Gerry Stimson | 21 September 2013
New report by Clive Bates and Gerry Stimson on the Costs and burdens of medicines regulation for e-cigarettes.
What were the MHRA, the Department of Health, and their health advisers thinking when they embarked on the e-cigarettes as medicines route? The more you analyse it, the more medicines regulation appears to lead to a monstrous perversion of public health objectives.
Konstantinos Farsalinos | 18 September 2013
As I recently mentioned in a letter to the editor of Journal of Chromatography A, the way results of research are presented is crucial for the message obtained by the public and can have important implications on decisions implemented by authorities.
This is especially important in the case of e-cigarettes, mostly for 2 reasons:
Michael Siegel | 15 September 2013
The Centers for Disease Control and Prevention (CDC) reported last week that the prevalence of youth in grades 6-12 who have experimented with electronic cigarettes in the past month increased from 1.1% in 2011 to 2.1% in 2012. Among middle school students, the prevalence of past month use increased from 0.6% to 1.1%. Among high school students, past-month use increased from 1.5% to 2.8%.
Based on these results, CDC Director Dr. Thomas Frieden proclaimed: "The increased use of e-cigarettes by teens is deeply troubling....Nicotine is a highly addictive drug. Many teens who start with e-cigarettes may be condemned to struggling with a lifelong addiction to nicotine and conventional cigarettes."
Clive Bates | 5 September 2013
Today 5th September, the leaders of the main political group in the European Parliament, (a group known as the Conference of Presidents) will meet to decide on the timing of debate and vote on the tobacco products directive. The proposed text for debate, amendment and vote was only published on Friday 30 Aug and not in most languages. The deadline for amendments was on Wednesday 4th Sept.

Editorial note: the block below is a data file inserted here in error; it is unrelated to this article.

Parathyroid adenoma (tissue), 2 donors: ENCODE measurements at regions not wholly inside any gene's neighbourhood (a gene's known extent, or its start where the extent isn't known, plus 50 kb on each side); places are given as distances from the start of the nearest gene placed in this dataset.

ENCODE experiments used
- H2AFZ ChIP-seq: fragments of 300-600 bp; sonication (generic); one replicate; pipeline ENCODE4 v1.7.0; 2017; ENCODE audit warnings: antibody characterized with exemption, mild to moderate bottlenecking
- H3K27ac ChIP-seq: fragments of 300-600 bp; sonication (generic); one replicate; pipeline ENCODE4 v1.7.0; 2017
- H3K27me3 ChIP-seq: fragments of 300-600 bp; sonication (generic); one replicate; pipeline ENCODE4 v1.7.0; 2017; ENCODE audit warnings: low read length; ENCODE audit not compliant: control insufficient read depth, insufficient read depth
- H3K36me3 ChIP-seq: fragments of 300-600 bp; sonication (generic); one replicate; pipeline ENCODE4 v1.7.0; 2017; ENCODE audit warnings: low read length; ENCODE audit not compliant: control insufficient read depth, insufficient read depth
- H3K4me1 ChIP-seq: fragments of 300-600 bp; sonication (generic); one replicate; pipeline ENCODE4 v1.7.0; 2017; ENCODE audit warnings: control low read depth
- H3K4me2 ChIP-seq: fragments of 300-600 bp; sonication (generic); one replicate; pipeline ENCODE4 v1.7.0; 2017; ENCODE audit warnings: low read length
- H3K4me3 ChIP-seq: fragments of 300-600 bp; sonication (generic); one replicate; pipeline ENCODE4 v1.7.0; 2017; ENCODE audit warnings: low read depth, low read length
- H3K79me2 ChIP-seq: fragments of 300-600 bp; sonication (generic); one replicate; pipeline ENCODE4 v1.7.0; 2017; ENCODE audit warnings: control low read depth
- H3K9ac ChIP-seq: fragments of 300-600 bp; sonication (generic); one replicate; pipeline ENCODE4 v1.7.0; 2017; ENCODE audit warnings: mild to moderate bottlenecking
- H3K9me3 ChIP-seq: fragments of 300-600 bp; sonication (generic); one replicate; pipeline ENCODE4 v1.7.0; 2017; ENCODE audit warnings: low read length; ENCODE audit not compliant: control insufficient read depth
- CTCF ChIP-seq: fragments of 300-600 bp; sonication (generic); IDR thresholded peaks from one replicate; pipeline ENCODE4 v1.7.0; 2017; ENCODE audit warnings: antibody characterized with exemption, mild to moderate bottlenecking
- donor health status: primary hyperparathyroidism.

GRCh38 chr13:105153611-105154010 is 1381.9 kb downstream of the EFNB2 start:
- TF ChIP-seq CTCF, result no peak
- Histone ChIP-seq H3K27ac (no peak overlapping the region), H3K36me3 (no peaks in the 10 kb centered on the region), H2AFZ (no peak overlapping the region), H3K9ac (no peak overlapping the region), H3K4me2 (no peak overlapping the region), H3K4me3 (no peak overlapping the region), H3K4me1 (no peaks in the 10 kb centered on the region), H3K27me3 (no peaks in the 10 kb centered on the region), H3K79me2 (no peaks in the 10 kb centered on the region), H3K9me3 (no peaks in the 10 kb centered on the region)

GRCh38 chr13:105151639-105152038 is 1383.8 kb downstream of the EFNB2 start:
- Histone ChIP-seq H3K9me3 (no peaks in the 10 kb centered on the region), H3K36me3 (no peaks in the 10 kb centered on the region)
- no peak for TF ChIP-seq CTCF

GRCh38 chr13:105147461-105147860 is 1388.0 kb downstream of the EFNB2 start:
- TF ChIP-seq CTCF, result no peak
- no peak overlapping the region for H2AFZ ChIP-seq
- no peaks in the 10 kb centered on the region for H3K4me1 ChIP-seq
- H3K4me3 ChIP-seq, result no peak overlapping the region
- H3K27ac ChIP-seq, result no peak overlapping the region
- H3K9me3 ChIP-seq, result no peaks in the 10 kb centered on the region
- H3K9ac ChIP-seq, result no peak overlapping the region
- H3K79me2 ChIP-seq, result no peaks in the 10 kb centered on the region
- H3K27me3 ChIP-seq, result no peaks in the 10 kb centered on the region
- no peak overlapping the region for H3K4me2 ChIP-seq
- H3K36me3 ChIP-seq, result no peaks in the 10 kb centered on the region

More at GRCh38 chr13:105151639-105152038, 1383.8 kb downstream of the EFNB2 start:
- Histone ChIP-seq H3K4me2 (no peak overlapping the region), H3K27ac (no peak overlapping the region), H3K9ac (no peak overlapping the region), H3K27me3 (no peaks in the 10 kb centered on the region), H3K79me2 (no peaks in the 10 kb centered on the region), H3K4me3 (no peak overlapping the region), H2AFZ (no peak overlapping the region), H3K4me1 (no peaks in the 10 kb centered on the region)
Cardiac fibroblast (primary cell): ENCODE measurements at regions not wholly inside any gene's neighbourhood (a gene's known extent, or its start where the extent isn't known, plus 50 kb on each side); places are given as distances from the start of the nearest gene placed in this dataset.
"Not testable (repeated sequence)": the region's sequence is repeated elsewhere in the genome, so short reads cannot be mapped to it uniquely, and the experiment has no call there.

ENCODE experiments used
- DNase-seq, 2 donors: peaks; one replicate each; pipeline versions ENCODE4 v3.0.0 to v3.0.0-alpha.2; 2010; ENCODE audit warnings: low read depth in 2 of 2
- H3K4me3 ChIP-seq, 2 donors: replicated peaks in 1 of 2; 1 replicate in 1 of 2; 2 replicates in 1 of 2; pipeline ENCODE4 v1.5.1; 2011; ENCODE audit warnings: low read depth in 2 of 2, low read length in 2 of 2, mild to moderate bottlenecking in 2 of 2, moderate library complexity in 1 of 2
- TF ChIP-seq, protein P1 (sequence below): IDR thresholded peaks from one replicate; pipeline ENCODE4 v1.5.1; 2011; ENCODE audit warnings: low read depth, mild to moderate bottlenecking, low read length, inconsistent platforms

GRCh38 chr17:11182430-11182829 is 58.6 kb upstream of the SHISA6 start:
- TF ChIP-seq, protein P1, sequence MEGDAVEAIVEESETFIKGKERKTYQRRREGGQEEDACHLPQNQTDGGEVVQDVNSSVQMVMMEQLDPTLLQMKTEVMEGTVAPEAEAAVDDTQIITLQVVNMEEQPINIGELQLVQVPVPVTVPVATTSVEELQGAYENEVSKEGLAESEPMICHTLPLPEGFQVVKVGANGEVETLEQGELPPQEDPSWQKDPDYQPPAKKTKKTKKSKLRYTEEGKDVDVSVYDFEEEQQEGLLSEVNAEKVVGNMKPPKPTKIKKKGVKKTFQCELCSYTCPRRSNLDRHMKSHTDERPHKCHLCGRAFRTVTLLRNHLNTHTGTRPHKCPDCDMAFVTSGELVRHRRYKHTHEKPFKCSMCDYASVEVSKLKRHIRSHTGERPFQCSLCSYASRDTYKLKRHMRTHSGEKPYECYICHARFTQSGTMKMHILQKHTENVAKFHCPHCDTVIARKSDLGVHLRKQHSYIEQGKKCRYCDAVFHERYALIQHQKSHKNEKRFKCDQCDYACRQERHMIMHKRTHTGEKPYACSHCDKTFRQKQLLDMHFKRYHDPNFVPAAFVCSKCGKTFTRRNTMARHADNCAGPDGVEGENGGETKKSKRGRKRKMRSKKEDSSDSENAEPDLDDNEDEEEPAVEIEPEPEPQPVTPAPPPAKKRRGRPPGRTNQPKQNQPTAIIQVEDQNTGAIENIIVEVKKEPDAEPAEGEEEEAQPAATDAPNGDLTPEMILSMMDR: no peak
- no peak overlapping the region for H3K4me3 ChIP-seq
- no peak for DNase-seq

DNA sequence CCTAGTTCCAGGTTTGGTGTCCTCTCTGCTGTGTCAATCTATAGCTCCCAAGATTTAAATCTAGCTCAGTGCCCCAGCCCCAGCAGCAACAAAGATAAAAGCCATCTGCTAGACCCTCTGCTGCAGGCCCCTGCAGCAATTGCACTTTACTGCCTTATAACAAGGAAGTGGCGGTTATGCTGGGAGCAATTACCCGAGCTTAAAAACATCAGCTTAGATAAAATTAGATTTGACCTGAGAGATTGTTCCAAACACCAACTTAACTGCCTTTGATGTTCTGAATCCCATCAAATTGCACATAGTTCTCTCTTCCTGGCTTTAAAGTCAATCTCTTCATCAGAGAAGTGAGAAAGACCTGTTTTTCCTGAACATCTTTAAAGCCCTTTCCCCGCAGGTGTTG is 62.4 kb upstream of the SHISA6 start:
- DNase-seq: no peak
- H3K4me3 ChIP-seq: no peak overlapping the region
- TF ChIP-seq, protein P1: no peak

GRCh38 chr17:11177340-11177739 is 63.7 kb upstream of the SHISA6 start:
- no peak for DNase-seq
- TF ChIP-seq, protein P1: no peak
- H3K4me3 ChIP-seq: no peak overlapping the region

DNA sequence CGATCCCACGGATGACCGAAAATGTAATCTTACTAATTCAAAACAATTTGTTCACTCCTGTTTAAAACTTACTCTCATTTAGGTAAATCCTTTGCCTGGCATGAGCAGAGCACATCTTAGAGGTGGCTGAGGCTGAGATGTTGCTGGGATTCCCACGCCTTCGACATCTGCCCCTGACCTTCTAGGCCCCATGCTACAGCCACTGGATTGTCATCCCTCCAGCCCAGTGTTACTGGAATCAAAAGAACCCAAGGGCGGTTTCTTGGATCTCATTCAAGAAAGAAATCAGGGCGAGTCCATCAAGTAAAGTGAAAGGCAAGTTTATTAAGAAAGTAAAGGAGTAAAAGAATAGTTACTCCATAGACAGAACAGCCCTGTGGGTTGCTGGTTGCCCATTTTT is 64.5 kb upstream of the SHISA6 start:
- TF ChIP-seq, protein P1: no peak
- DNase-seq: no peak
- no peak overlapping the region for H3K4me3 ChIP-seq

Clive Bates | 31 August 2013
We are approaching make or break time of the revision of the Tobacco Products Directive – the ‘first reading’ of the proposal is coming up. Here’s my take on the process.
What is the overall process? The TPD is following the ‘ Ordinary Legislative Procedure‘.
Clive Bates | 26 August 2013
Not content with one humiliating climbdown this year (see its apology) , the Mail seems determined to press on for another with the ludicrous article above on 26 August. I complained to the Press Complaints Commission about the one in January (see full details here) and have just complained about this one.
Clive Bates | 12 August 2013
I have written to the House of Commons European Scrutiny Committee to follow up on the appearance of the Minister for Public Health (see: Write to Anna Soubry about e-cigarettes for my take on this). The aim of this is not to press the procedural points (they’re onto that!), but to argue that in this case scrutiny must be more than a formality. The directive is so poor (see ‘gargantuan dog’s breakfast‘ and ‘ negligent tobacco policy‘) that it is essential that the government’s uncritical support for it is properly challenged in Westminster, with a view to significantly improving it or starting again in 2014.
Clive Bates | 5 August 2013
The UK government has a process called the Red Tape Challenge, which has the aim of lifting unnecessary regulatory burdens on business. Within its broad remit it has a specific theme on disruptive or ‘challenger’ businesses . Its problem definition for this theme is as follows:
We understand that new business models – particularly those that involve doing things differently – may fall foul of regulations that were intended for another age, or for another purpose entirely. We want to ensure that our regulatory system is fit for purpose, and is not holding back disruptive new companies
Clive Bates | 1 August 2013
We now have health and consumer organisations, notably the disgraceful World Health Organisation, spreading harm around the world byadvocating banning e-cigarettes, a policy described as ‘nuts’ by one of the world’s foremost addiction scientists, Professor Robert West. We’ve seen it recently in the Philippines, where the medical association pressed for a ban ( Doctors beg Aquino: order e-cigs ban). There’s also been a serious outbreak in Malaysia. Although 40% of men smoke, the consumer movement thinks they should be denied by law the option to switch to e-cigarettes ( ‘Ban e-cigarettes’).
Clive Bates | 28 July 2013
I have been pretty scathing in a number of posts about how wrong it would be to regulate e-cigarettes as medicines (see, for example: The case for regulating e-cigarettes as medicines; 10 reasons not to regulate e-cigarettes as medicines ; Medicines regulation for e-cigarettes – when caution can kill - and pointed out it is probably illegal, not least because they are not medicines. I’ve also stressed the significant body of legislation that already applies to e-cigarettes , and suggested how the tobacco products directive can be amended to take better advantage of this.